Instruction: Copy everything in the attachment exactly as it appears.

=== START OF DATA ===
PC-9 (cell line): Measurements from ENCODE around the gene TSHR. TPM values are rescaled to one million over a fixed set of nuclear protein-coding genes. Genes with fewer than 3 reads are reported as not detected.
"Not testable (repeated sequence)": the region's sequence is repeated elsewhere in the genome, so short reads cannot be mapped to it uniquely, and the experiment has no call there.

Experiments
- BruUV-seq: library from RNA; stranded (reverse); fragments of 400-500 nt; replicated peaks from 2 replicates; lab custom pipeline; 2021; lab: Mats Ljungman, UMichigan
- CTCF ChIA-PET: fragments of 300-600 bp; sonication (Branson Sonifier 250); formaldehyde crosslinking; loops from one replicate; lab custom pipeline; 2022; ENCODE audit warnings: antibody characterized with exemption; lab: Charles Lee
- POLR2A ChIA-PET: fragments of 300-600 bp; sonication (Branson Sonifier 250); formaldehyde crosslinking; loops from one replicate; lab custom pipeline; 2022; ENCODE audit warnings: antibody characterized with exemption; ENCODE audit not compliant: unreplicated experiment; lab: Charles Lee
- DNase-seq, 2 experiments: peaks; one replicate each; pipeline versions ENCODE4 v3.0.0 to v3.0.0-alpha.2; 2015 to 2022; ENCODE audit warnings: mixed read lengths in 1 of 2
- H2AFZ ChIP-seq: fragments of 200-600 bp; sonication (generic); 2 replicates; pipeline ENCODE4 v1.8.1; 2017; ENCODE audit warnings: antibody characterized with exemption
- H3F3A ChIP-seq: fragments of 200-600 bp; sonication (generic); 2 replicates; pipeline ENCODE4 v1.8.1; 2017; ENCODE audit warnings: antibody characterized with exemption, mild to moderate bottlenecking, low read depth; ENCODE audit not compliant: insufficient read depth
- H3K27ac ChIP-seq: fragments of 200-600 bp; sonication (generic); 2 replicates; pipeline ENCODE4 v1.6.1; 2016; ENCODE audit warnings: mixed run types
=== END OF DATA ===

PC-9 (cell line): Measurements from ENCODE around the gene TSHR. TPM values are rescaled to one million over a fixed set of nuclear protein-coding genes. Genes with fewer than 3 reads are reported as not detected.
"Not testable (repeated sequence)": the region's sequence is repeated elsewhere in the genome, so short reads cannot be mapped to it uniquely, and the experiment has no call there.

Experiments
- BruUV-seq: library from RNA; stranded (reverse); fragments of 400-500 nt; replicated peaks from 2 replicates; lab custom pipeline; 2021; lab: Mats Ljungman, UMichigan
- CTCF ChIA-PET: fragments of 300-600 bp; sonication (Branson Sonifier 250); formaldehyde crosslinking; loops from one replicate; lab custom pipeline; 2022; ENCODE audit warnings: antibody characterized with exemption; lab: Charles Lee
- POLR2A ChIA-PET: fragments of 300-600 bp; sonication (Branson Sonifier 250); formaldehyde crosslinking; loops from one replicate; lab custom pipeline; 2022; ENCODE audit warnings: antibody characterized with exemption; ENCODE audit not compliant: unreplicated experiment; lab: Charles Lee
- DNase-seq, 2 experiments: peaks; one replicate each; pipeline versions ENCODE4 v3.0.0 to v3.0.0-alpha.2; 2015 to 2022; ENCODE audit warnings: mixed read lengths in 1 of 2
- H2AFZ ChIP-seq: fragments of 200-600 bp; sonication (generic); 2 replicates; pipeline ENCODE4 v1.8.1; 2017; ENCODE audit warnings: antibody characterized with exemption
- H3F3A ChIP-seq: fragments of 200-600 bp; sonication (generic); 2 replicates; pipeline ENCODE4 v1.8.1; 2017; ENCODE audit warnings: antibody characterized with exemption, mild to moderate bottlenecking, low read depth; ENCODE audit not compliant: insufficient read depth
- H3K27ac ChIP-seq: fragments of 200-600 bp; sonication (generic); 2 replicates; pipeline ENCODE4 v1.6.1; 2016; ENCODE audit warnings: mixed run types